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Analysis
  • §§ 1–5. A. is indignant at the opposition with which he is meeting. The speakers responsible must be the agents of others who are remaining in the background; otherwise they would have raised the same clamour when he was being given an audience by the Council.
  • §§ 6–7. He deserves pity for his ill-luck in being driven to choose between two equally unpleasant alternatives in 415.
  • §§ 8–9. His persistent ill-fortune.
  • §§ 10–16. His services to the Athenian forces during his exile. The treatment which he had received from the Four Hundred by way of recompense.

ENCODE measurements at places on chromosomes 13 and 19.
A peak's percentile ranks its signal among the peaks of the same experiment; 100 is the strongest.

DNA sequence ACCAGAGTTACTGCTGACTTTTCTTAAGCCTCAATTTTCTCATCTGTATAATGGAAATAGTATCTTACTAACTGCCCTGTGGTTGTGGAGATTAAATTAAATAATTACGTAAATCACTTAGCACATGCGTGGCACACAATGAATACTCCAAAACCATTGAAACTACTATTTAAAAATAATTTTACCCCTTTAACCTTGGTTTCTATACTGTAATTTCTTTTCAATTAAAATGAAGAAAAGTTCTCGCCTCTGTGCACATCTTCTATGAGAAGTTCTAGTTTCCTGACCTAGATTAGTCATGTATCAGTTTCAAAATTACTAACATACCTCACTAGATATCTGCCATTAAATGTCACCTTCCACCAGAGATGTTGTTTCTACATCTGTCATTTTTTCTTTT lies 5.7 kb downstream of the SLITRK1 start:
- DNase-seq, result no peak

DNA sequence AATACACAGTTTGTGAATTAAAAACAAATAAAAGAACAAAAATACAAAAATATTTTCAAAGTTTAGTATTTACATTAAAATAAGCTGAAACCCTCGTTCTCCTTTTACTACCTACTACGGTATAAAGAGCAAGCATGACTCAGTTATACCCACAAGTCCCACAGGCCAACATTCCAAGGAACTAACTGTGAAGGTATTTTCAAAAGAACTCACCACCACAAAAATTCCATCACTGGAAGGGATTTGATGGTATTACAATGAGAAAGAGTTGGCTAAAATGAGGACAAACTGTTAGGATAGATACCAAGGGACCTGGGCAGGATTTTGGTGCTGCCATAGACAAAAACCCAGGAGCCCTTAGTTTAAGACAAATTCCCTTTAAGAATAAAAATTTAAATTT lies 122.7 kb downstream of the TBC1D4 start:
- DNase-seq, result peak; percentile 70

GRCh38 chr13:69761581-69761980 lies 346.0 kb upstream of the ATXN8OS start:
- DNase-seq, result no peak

• §§ 17–18. Any expense to which he has been put in serving Athens has been defrayed by himself. Others have been rewarded for far less.
  • §§ 19–22. A hint that A. has placed certain important proposals before the Council. Announcement that grain-ships from Cyprus are at hand.
  • §§ 22–23. Request for the removal of his disabilities in return for his services to his country.
  • §§ 24–25. His sincere repentance.
460
  • § 26. The services of his ancestor, Leogoras, to the democracy. This affords a presumption that he himself will behave in the same way, if given the opportunity.
  • §§ 27–28. He feels no ill-will for the treatment which he has received at the hands of the Athenian people in the past.
461
DOI: 10.4159/DLCL.andocides-his_return.1941